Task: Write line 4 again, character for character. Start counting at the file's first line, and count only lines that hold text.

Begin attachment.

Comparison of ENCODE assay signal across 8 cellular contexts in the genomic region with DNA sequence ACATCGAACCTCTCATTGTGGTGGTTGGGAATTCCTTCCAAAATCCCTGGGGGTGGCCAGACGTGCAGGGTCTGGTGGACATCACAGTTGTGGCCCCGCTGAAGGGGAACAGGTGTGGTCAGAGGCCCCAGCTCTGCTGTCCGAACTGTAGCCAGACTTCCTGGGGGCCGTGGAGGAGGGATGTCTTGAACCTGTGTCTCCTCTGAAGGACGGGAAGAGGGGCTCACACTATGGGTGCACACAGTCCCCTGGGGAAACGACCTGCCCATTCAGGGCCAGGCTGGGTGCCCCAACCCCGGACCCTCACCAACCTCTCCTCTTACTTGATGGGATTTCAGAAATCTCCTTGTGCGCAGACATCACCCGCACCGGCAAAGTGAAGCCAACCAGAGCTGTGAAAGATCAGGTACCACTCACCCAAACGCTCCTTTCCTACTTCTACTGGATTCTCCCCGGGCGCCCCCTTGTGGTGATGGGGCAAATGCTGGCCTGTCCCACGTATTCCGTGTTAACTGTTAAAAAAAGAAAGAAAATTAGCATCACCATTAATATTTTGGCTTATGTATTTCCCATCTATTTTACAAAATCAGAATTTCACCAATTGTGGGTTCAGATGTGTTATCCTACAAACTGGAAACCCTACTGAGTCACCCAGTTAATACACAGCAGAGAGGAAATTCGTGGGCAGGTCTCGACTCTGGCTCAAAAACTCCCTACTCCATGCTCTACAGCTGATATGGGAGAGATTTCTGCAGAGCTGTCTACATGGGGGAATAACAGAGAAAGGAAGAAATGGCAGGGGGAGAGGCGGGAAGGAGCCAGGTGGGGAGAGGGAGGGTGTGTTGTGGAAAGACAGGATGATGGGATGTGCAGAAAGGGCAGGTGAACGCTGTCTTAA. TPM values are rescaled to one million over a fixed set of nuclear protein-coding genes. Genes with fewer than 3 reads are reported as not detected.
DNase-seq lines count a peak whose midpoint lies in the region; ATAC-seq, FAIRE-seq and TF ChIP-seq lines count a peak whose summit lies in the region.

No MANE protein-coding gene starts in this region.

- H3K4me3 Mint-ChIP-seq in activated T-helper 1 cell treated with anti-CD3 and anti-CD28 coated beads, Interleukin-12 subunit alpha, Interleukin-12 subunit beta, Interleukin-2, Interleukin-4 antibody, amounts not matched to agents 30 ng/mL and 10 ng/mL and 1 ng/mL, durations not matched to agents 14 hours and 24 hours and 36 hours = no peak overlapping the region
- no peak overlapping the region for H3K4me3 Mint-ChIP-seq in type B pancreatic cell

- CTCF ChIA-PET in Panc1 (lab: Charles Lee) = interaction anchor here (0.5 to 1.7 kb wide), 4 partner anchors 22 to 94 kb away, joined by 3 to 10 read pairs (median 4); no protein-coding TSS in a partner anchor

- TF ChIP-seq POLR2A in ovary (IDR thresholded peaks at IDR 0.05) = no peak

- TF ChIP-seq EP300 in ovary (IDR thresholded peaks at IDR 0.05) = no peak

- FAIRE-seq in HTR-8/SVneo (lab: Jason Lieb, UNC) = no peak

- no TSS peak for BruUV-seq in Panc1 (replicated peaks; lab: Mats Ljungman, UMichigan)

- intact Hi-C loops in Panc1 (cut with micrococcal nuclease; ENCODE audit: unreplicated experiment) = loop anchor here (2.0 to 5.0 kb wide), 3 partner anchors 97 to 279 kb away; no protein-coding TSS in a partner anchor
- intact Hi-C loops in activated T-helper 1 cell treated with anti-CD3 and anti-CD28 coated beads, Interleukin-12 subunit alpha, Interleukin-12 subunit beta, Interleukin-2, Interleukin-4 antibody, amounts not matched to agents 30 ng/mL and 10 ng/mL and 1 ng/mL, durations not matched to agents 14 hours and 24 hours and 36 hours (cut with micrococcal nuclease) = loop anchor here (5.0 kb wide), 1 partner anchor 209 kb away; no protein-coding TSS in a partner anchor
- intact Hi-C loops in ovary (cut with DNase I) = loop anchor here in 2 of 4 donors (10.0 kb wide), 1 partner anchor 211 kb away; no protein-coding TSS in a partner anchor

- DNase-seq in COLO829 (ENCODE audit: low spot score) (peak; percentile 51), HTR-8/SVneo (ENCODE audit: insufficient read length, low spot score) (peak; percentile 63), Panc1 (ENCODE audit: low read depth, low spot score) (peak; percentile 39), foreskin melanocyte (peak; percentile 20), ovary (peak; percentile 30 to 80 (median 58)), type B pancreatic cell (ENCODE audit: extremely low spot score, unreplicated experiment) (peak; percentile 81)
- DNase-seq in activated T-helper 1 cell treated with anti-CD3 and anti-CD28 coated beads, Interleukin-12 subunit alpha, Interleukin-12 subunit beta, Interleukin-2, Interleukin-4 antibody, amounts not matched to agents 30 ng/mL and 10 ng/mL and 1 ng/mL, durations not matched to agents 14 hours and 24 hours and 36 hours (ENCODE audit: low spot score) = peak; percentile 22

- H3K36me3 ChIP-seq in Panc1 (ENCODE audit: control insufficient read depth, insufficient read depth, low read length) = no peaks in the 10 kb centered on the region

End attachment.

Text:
- H3K4me3 Mint-ChIP-seq in activated T-helper 1 cell treated with anti-CD3 and anti-CD28 coated beads, Interleukin-12 subunit alpha, Interleukin-12 subunit beta, Interleukin-2, Interleukin-4 antibody, amounts not matched to agents 30 ng/mL and 10 ng/mL and 1 ng/mL, durations not matched to agents 14 hours and 24 hours and 36 hours = no peak overlapping the region